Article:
It is estimated that the artisanal and small-scale mining sector represents the primary source of employment for almost 45 million people across the world, and the livelihoods of another 134 to 269 million people depend on the supporting industries of the ASM sector. In Rwanda, artisanal miners contribute approximately 2.5% of GDP and in Uganda, it is estimated that inclusion of ASM in the formal economy would mean the country’s GDP would increase by 5%. College graduates in Ghana find it easier to find work in ASM than any other job in the capital Accra.

However, the majority of ASM is informal (80-90%) and some is illegal. Poor or under-regulation, poor enforcement of existing regulation, and high mobility among ASM make good governance and sustainable development of the sector elusive, and make confrontation, accidents, fatalities and other human rights violations all too common. Developments in minerals markets pushing for improved environmental and human rights due diligence – intended to support human rights and environmental protection - create further threat, as buyers move to privilege organised, professional producers, which are a minority amongst ASM. Without concerted support, artisanal miners will remain marginalised and unable to develop. Or does this new wave of market focus on environment and human rights at last give us a window of opportunity for inclusive supply chains and minerals sectors?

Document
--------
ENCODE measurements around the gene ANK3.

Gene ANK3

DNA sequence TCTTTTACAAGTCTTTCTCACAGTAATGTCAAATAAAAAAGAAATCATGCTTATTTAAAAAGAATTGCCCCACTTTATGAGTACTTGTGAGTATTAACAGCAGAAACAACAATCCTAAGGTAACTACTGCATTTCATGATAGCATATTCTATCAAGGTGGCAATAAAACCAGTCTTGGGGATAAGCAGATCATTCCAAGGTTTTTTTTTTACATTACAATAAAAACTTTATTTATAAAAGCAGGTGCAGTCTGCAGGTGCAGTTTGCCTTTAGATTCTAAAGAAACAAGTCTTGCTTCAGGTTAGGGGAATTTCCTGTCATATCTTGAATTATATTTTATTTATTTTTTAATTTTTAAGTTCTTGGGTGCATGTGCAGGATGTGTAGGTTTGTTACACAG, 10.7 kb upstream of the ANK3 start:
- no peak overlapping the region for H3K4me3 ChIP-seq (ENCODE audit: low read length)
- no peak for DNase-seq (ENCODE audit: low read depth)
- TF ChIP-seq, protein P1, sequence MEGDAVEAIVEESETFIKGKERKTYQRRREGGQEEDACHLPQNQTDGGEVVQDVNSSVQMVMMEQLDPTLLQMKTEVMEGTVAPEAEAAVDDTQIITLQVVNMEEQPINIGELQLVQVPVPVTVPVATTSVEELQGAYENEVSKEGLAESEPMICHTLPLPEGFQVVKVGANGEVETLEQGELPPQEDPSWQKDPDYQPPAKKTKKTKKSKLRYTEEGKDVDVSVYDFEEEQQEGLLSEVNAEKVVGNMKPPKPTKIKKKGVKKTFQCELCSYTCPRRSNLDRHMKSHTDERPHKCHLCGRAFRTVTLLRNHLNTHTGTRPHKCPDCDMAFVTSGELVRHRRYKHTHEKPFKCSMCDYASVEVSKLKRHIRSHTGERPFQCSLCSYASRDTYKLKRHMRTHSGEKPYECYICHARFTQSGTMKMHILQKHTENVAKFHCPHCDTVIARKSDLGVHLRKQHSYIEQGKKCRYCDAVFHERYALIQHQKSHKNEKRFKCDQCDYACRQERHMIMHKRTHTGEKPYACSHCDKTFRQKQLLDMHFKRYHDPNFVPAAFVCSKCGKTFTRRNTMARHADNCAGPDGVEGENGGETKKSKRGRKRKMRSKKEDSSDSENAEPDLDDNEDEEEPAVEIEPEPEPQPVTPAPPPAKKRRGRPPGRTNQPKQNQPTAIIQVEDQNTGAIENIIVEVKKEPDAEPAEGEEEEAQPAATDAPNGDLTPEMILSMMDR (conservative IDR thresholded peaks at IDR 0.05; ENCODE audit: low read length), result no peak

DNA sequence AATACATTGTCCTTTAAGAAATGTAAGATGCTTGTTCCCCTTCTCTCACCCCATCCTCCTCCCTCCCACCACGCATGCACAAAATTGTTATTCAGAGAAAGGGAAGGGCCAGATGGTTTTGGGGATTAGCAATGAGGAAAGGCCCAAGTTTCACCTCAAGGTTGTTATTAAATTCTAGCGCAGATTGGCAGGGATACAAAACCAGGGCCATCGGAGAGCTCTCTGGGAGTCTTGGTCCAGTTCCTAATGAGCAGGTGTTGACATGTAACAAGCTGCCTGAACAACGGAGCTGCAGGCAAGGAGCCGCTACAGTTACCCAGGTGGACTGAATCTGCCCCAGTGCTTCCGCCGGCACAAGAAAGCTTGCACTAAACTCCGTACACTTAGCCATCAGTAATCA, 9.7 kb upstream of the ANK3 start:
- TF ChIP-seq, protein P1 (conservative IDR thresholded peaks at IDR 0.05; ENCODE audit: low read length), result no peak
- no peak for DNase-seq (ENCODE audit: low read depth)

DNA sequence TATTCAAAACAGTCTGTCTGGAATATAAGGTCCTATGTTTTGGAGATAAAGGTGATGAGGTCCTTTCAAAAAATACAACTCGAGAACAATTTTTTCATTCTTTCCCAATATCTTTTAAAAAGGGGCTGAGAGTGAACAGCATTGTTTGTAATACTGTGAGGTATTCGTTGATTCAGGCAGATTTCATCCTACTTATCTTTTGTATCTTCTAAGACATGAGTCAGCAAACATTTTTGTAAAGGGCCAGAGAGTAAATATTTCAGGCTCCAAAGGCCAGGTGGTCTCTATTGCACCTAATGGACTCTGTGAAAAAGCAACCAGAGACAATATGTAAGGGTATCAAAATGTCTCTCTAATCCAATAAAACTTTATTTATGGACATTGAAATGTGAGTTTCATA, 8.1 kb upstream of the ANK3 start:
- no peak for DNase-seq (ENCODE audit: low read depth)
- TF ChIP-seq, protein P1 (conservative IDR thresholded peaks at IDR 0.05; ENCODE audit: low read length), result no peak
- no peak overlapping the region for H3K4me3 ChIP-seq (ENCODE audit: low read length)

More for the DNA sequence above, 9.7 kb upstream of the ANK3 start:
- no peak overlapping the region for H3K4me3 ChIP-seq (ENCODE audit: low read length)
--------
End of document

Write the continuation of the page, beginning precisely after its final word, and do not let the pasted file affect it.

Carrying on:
1.    Are we experiencing a tidal shift in the status of ASM as an acceptable provenance for responsible minerals and as a legitimate member of the minerals sector?
2.    How can ASM be engaged in the pursuit of the UN Sustainable Development Goals and in the fulfilment of the UN Guiding Principles for Business and Human Rights?